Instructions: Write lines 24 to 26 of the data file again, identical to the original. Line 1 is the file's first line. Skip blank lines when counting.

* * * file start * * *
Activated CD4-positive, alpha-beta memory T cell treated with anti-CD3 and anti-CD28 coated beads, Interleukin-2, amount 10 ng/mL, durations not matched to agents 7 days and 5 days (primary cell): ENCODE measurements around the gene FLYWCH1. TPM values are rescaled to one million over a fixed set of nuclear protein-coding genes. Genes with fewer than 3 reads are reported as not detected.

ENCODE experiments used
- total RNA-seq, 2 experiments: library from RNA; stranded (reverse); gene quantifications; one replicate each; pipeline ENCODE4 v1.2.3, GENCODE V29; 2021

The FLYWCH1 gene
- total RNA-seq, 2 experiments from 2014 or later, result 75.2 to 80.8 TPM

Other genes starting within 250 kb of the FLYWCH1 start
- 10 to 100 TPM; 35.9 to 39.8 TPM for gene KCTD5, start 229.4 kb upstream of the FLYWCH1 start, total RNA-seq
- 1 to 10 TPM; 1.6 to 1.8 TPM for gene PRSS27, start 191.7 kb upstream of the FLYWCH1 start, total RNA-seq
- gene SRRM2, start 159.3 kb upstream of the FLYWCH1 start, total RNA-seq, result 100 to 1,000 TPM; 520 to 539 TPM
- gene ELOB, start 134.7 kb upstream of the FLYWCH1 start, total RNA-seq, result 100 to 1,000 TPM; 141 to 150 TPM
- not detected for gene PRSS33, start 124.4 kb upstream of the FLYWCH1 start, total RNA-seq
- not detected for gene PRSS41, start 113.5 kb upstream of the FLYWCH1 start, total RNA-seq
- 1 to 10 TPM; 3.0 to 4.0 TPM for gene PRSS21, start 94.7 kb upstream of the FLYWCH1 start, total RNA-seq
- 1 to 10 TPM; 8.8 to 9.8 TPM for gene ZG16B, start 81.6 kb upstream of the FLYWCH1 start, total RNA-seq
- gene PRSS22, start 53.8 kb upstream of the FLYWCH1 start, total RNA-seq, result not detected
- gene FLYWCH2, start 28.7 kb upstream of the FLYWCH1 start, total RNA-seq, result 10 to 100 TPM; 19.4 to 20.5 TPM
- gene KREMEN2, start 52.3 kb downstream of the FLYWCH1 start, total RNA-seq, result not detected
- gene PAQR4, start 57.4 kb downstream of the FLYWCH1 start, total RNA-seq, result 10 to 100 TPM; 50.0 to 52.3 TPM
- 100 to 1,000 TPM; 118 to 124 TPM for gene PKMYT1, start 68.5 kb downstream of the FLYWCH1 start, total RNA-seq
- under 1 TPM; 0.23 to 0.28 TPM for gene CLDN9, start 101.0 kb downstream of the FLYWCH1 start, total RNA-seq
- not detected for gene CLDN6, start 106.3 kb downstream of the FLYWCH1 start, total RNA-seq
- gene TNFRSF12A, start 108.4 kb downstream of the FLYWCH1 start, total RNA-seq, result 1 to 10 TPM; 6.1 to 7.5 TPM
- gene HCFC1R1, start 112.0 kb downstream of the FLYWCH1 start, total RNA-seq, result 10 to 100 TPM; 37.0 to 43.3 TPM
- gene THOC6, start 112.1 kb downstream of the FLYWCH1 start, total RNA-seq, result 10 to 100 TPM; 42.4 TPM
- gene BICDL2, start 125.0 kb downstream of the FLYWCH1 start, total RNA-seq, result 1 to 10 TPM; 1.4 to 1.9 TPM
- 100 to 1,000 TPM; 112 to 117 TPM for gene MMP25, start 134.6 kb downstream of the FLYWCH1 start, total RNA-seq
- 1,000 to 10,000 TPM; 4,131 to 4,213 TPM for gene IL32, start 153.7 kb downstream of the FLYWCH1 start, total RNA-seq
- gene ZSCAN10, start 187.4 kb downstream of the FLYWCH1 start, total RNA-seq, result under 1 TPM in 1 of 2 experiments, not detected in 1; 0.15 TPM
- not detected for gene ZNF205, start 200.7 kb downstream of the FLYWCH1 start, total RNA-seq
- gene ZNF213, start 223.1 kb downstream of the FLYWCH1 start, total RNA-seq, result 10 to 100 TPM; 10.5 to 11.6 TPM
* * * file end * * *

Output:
- gene THOC6, start 112.1 kb downstream of the FLYWCH1 start, total RNA-seq, result 10 to 100 TPM; 42.4 TPM
- gene BICDL2, start 125.0 kb downstream of the FLYWCH1 start, total RNA-seq, result 1 to 10 TPM; 1.4 to 1.9 TPM
- 100 to 1,000 TPM; 112 to 117 TPM for gene MMP25, start 134.6 kb downstream of the FLYWCH1 start, total RNA-seq